Garrison Keillor

National Humanities Medal


A Prairie Home Companion: Millions of radio listeners look forward to it week after week after week. For the past twenty-five years, host Garrison Keillor has drawn them in with stories and songs and quips about home, family, little-league, and church socials. hat voice that draws them in, melting away cruel cynicism, is the "ruined baritone" of Anoka, Minnesota's own son, Garrison Keillor.

The character, if one exists, and the man are virtually indistinguishable. Both his writings, journalistic and otherwise, and his public speaking engagements leave audiences with the same sense of intellect, humility, and hometown sensibility as the radio show.

Probably the only mainstream entertainer who gets laughs by poking fun at "humanities majors," he himself was perhaps born one. "The Minneapolis Public Library of my boyhood was a stone castle a few blocks up Hennepin Avenue from the pool halls, penny arcades, bars and burlesque house," he recalls. "It was worth a long bike ride to get there, and I stayed as long as I could, and then pedaled home with a bag full of books. Everything else-softball, fishing, swimming, basketball, lawn-mowing-paled alongside the experience."

His career in radio began when he was a freshman English major at the University of Minnesota. "There was a fine humanities program there-Saul Bellow had taught in it-in which history and literature was combined in the study of ideas, an exciting escape from the strictures of the English department, and I enjoyed it," he says. "Even read War and Peace."

Shortly after graduation, Keillor took a job with Minnesota Public Radio. On July 6, 1974, he hosted the first broadcast of A Prairie Home Companion in front of a small audience at Macalaster College in St. Paul. The show has since played such renowned venues as Radio City Music Hall, the Hollywood Bowl, and the Fox in Atlanta. Keillor is ever humble when discussing the program's success. "The miniaturization of radios has made the show more appealing to people who like to hike and bike and ski," he muses. "And the edginess of comedy nowadays, the need of comedians to be dark and cynical and insistently profane, has created a large niche for comedy that isn't."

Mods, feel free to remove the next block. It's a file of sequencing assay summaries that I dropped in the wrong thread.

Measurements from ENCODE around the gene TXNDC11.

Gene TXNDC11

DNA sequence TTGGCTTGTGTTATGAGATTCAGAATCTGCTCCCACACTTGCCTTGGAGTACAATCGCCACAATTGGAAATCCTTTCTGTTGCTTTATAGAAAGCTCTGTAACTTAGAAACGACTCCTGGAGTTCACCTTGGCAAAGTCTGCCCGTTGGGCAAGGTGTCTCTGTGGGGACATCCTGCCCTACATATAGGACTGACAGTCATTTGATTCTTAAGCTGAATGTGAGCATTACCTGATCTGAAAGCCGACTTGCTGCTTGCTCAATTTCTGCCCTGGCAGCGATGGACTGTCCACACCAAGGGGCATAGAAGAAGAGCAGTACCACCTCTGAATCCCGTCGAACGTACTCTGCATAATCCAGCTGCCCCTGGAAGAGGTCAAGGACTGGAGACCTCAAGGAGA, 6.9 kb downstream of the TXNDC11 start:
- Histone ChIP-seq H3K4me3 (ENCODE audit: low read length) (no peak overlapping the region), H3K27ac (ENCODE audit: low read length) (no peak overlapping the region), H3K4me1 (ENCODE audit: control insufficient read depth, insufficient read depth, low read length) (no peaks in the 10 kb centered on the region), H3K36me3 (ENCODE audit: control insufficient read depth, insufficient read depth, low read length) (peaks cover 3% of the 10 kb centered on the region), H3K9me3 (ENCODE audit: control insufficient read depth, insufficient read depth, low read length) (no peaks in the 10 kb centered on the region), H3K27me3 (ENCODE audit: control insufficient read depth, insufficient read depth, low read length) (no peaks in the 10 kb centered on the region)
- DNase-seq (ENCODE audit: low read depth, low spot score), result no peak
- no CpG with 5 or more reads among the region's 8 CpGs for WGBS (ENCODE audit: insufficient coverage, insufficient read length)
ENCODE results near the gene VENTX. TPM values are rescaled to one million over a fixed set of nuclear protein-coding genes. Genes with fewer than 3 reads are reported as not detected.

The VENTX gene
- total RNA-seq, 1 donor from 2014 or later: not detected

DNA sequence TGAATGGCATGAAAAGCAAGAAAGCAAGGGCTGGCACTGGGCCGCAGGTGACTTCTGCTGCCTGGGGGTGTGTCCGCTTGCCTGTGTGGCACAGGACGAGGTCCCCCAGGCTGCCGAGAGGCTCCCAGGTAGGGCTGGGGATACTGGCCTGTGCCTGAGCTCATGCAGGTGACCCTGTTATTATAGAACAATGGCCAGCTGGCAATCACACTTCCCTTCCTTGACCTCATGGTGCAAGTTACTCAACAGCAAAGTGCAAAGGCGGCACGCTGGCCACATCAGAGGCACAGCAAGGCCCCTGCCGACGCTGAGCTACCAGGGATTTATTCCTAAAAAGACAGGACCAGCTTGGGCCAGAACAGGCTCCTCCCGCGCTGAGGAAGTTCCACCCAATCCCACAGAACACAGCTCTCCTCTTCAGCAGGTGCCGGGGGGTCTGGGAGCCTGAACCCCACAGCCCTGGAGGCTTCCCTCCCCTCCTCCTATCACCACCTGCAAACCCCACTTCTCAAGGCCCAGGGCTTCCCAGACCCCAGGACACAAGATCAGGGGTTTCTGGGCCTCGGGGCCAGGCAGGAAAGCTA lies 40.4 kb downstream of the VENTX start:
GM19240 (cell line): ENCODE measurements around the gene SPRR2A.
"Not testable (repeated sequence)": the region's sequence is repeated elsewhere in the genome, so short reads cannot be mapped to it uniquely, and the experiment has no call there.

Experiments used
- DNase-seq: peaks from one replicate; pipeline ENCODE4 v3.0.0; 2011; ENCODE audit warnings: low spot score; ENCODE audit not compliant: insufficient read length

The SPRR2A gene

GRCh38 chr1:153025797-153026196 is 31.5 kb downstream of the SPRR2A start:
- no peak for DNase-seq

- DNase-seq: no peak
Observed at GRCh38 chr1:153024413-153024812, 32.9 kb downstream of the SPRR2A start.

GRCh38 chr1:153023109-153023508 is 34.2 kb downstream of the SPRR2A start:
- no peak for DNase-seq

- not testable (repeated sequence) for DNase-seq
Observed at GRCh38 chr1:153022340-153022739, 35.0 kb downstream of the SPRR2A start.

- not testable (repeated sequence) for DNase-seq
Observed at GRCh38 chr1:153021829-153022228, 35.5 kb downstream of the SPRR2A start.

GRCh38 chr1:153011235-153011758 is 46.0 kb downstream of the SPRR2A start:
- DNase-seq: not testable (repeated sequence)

A Prairie Home Companion may be known for its celebration of traditional values like families, gospel music, and local gossip, but the program is technologically hip. Since 1996 it was been delivered live over the Internet and direct to worldwide satellite. It goes out over Armed Forces Radio.

Since starting the program twenty-five years ago, Keillor has written eleven books, been inducted into the Radio Hall of Fame, and has won a Grammy Award and two ACE Awards, among other notable accomplishments.

His most recent works include the book Me: By Jimmy "Big Boy" Valente as Told to Garrison Keillor, a humorous tribute to his state's new governor, and an advice column "for lovers and writers" in the popular online magazine Salon. Here he covers topics such as the dissertation blues, writer's block, step-parenting, and true love. "They wanted me to do a column and I thought that an advice column would be an ingenious way to get the readers to do half the work," he says. Marriage and fatherhood in his fifties make him particularly qualified to dispense such advice. He and his wife are the proud parents of a toddler daughter. Describing his home life in a recent Time magazine essay, he writes, "This is the life of a man who knows grandeur."

Keillor is currently working on four books simultaneously with the belief that "the great blessing is to have work that is satisfying, and that's enough.... You just keep going to work. You do your piece. You hoe your row. You try to make yourself useful to the audience."

By Susan Q. Graceson

About the National Humanities Medal

The National Humanities Medal, inaugurated in 1997, honors individuals or groups whose work has deepened the nation's understanding of the humanities and broadened our citizens' engagement with history, literature, languages, philosophy, and other humanities subjects. Up to 12 medals can be awarded each year.